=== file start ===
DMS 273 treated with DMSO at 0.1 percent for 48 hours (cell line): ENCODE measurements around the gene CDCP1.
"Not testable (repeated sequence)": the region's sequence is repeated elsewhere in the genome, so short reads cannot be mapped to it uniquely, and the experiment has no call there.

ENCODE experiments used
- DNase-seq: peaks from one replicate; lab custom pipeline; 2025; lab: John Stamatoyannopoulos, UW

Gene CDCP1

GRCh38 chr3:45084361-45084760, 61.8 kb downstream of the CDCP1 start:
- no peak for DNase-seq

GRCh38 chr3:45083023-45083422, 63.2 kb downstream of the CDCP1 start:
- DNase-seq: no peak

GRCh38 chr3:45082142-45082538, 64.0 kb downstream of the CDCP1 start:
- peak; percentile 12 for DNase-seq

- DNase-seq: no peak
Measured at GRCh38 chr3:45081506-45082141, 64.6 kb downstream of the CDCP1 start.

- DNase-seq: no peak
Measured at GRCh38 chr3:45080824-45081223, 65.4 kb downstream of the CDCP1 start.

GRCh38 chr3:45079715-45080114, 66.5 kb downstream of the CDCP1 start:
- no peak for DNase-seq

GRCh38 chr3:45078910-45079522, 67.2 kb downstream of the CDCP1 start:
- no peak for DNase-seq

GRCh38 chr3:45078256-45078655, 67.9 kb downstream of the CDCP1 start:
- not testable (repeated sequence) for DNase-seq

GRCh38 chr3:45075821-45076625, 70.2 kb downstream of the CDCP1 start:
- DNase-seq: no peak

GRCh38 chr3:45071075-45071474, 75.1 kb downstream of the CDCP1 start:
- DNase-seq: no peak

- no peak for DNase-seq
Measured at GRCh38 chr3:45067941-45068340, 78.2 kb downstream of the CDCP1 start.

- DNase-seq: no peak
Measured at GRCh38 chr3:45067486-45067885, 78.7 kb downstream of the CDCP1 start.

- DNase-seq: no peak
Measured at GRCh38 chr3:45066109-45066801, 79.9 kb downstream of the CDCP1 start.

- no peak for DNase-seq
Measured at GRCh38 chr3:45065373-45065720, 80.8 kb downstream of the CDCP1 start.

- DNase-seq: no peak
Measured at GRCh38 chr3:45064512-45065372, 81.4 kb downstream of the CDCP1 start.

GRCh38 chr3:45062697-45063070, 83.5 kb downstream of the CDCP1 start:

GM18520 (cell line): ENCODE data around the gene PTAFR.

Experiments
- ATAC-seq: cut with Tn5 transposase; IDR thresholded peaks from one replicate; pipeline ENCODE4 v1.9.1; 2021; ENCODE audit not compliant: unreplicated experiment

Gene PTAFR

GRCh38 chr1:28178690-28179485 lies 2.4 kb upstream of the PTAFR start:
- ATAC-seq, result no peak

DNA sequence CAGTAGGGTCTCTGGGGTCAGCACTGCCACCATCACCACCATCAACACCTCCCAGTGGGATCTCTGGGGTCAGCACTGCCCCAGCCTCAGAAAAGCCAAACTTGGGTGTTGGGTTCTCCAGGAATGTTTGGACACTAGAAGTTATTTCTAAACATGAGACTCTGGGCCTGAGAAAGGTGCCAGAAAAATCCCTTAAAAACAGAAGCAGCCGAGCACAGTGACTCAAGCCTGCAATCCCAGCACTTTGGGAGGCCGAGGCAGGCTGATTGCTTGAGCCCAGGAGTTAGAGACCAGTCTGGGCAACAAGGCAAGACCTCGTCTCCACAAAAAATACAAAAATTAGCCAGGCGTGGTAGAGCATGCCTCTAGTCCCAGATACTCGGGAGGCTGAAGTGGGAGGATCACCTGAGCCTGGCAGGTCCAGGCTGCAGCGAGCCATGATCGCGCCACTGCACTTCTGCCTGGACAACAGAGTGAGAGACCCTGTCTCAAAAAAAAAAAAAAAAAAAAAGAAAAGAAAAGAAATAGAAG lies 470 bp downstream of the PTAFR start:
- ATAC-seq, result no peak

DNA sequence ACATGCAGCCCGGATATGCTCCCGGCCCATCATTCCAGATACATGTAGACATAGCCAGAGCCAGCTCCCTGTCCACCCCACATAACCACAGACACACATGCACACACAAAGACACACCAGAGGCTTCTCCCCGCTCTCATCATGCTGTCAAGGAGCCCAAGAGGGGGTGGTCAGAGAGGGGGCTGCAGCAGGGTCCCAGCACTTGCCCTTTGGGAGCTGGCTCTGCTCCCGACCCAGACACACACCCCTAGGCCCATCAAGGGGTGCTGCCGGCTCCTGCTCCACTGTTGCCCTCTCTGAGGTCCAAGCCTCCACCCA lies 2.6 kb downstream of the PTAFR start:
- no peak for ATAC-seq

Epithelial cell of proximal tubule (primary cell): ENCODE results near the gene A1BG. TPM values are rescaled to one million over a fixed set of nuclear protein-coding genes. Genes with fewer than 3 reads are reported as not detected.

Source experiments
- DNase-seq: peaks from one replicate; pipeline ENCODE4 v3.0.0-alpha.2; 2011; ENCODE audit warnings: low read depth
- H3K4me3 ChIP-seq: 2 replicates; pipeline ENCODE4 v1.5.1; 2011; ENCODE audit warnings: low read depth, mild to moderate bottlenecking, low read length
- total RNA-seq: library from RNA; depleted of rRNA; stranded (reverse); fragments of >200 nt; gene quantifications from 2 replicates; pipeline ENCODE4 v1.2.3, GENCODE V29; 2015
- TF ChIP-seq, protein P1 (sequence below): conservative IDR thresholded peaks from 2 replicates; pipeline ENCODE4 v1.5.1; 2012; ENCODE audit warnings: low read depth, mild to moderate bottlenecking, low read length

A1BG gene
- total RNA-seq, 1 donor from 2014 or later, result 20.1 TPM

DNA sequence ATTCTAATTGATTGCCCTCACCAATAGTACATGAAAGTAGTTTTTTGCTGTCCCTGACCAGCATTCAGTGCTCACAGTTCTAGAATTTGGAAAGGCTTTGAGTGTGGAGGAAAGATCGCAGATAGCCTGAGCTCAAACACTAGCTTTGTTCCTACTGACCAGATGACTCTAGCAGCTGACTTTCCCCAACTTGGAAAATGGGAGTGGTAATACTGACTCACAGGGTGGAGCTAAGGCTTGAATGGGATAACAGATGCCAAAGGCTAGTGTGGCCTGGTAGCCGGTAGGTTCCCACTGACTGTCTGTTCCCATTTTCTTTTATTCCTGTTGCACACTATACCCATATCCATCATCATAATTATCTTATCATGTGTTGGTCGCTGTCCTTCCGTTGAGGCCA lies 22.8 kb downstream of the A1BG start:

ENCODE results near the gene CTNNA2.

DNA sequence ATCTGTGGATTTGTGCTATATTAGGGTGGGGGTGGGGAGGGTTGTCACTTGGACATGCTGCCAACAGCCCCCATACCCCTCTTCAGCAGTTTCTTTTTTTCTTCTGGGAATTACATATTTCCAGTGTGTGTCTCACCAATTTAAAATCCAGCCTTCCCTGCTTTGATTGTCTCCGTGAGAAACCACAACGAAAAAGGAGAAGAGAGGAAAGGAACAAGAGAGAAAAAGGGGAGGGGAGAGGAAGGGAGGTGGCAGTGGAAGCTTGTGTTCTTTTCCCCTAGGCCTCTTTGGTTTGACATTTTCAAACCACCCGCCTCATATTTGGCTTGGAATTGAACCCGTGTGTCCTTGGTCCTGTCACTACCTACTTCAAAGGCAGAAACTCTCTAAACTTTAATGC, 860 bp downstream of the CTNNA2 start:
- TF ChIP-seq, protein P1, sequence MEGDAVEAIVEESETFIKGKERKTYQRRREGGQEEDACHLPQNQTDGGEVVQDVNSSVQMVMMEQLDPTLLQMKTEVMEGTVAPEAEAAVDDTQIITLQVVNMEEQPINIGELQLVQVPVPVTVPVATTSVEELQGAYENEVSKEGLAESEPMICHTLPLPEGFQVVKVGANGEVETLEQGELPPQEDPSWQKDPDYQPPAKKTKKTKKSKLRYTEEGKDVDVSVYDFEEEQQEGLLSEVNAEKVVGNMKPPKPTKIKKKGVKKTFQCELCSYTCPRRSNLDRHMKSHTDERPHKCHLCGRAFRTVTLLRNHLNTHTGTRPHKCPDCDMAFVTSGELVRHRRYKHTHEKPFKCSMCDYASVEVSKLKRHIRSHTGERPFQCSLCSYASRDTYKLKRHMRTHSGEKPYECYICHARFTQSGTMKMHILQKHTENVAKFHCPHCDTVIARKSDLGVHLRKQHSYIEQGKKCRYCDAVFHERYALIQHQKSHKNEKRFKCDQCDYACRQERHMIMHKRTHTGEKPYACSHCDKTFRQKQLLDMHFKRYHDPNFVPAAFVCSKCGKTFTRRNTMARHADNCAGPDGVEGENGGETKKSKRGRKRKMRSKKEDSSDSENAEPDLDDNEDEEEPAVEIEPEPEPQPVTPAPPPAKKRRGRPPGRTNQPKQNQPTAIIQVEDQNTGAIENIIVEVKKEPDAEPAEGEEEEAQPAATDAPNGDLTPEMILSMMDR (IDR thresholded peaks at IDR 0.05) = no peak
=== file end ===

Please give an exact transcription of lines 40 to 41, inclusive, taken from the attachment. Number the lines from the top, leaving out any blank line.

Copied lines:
Gene PTAFR

GRCh38 chr1:28178690-28179485 lies 2.4 kb upstream of the PTAFR start: